There are also two specialty courts: children’s court, and drug treatment court (which I think is a very interesting concept)
During the period of open warfare in the early part of the 20th century, Ireland had a political party with an army.
Everyone has heard of the IRA, but not everyone knows their beginnings.
In its early days, the Irish Republican Army was affiliated with the Sinn Féin party.
Today, Sinn Féin disavows the IRA. The two organizations are separate and distinct.
Not only is Sinn Féin still a political party in Ireland, but they are also the largest political party in the Dáil today, but just barely.
The Wikipedia page on this topic lists 16 political parties in Ireland, 9 of which have seats in the current Dáil Éireann.
Today, the Sinn Fein party holds 37 seats, which is one more than than the Fianna Fáil party.
Transparency International is an organization that ranks nations on government corruption.
They rank Ireland as the 20th least corrupt government in the world.
The legal system
While the legal system of Ireland is based on English common law, as is common with most ex-English colonies (including the United States) it blends in historical practices as well as statutes from legislation both pre 1922 and post 1922.
There is no code of criminal procedure per se. Instead, the system is regulated by statute interpreted by case law.
The banking system
Ireland is in the eurozone, and as such does not have a sovereign currency.
Effectively, it seems Ireland exchanged control of their currency for the ability to participate in the free trade zone of the European Union.
Having said that, there is a Central Bank of Ireland, and while I watched a number of “about us” videos on their website, all I really understand is there is some sharing of responsibilities between the European Central Bank and the Central Bank of Ireland, but I don’t understand quite where the dividing lines lie.
Ireland has a government-funded healthcare system available to anyone who has lived in Ireland for a year, or declares that they will stay in Ireland for at least one year.
Care is provided by a network of public and private facilities. Most hospitals outside of Dublin are state-owned, while hospitals in Dublin are not.
Side note: The “rumor” that Guinness was once served in hospitals in Ireland was confirmed to me by both my Irish-born grandparents, who, in spite of the stereotype of Irish, shall we say, embellished storytelling, were absolutely credible witnesses. Near as I can tell from searching on the Internet, the origin of that Guinness ad campaign, and that doctors in hospitals prescribed it, had to do with the iron content. Guinness does not in fact have high iron content. One pint contains 3.4% of the daily iron needs of men and 2.0% of the daily needs of women.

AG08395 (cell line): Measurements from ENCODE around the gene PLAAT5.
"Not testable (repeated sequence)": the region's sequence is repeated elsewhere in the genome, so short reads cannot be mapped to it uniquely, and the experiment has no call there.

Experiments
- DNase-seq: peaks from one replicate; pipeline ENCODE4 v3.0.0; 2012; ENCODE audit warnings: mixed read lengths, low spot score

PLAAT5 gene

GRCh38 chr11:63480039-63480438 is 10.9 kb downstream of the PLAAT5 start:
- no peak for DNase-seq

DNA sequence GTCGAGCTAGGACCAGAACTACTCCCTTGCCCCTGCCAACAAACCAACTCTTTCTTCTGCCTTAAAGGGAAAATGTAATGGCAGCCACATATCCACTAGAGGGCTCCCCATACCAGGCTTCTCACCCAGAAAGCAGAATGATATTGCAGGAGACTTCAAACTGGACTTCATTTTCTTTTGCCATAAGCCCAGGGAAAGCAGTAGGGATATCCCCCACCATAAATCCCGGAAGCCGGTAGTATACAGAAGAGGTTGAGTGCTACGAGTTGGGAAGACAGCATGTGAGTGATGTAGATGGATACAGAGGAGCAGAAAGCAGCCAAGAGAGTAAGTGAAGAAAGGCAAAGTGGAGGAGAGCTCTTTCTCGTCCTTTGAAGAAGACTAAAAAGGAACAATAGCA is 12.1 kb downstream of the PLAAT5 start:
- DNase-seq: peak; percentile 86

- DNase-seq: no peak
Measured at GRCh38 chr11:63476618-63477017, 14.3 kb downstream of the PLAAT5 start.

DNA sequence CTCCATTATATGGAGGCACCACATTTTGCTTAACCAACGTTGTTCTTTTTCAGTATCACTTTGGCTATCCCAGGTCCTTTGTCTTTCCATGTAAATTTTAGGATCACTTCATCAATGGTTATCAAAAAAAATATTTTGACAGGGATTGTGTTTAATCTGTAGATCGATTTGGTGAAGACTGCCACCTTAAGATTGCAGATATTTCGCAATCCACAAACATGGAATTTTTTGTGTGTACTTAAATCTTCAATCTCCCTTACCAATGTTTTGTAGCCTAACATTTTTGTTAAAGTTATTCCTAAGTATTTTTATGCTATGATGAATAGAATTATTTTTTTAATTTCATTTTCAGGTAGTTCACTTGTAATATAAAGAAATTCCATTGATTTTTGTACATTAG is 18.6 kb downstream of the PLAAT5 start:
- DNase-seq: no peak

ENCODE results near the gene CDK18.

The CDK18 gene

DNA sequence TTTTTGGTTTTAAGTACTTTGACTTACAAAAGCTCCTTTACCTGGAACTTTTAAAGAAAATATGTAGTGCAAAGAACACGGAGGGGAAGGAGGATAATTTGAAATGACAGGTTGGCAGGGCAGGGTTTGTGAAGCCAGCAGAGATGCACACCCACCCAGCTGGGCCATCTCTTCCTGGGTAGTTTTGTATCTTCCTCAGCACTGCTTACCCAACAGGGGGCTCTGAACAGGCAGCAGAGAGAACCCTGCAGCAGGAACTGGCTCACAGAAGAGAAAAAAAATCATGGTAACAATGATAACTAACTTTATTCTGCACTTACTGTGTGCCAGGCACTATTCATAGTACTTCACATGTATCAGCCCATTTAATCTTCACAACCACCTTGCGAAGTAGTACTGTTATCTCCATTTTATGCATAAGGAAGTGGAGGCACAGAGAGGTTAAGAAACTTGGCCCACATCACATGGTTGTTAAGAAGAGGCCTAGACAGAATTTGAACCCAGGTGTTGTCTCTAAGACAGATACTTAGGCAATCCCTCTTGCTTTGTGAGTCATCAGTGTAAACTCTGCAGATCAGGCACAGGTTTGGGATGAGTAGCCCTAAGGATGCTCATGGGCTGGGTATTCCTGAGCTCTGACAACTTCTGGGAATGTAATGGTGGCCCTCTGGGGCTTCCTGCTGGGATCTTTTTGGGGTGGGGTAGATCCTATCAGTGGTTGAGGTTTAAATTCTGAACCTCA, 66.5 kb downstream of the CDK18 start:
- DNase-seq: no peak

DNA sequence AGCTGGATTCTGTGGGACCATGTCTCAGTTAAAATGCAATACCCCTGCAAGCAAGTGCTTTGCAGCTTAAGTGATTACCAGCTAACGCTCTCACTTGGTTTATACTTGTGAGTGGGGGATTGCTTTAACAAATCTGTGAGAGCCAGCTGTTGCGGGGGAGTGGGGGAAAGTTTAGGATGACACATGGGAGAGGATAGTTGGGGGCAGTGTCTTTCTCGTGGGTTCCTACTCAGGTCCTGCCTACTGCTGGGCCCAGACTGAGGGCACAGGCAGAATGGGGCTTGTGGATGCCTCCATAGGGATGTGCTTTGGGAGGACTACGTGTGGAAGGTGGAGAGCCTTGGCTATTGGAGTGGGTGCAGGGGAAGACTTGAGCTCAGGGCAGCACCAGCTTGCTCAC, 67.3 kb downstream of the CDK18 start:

Quality farmland was an important resource for most of the 20th century, but now agriculture consists of 1.6% of Irelands GDP and employes about 5% of the workforce.
Not a huge part of the Irish economy, but as with most maritime nations, fishing has been and is important to Ireland.
Oil and gas
Not a major player in the global oil markets, but Ireland is estimated to have about a billion barrels of oil reserves. Developing natural gas deposits is at odds with protecting the environment.
Direct government support and intervention
As the economic miracle was getting underway, deals were made within Ireland to help Ireland become more competitive in international markets.
Labour unions agreed to accept stagnant wages in exchange for a fairly generous welfare state.
The overall agreement was called The Program for National Recovery, and included tax reforms, increased welfare payments, increased healthcare spending, a minimum wage, spending for social housing, subsidies for some industries producting exports, and more.
Direct foreign investment
As you can see in the graphs below, Ireland became very open to direct foreign investment starting in 1986.
Initially, the idea that direct foreign investment could be negative seemed counterintuitive, so I used Google and learned that direct foreign investment can be lower than zero and what that means is outflows of investment exceeded inflows.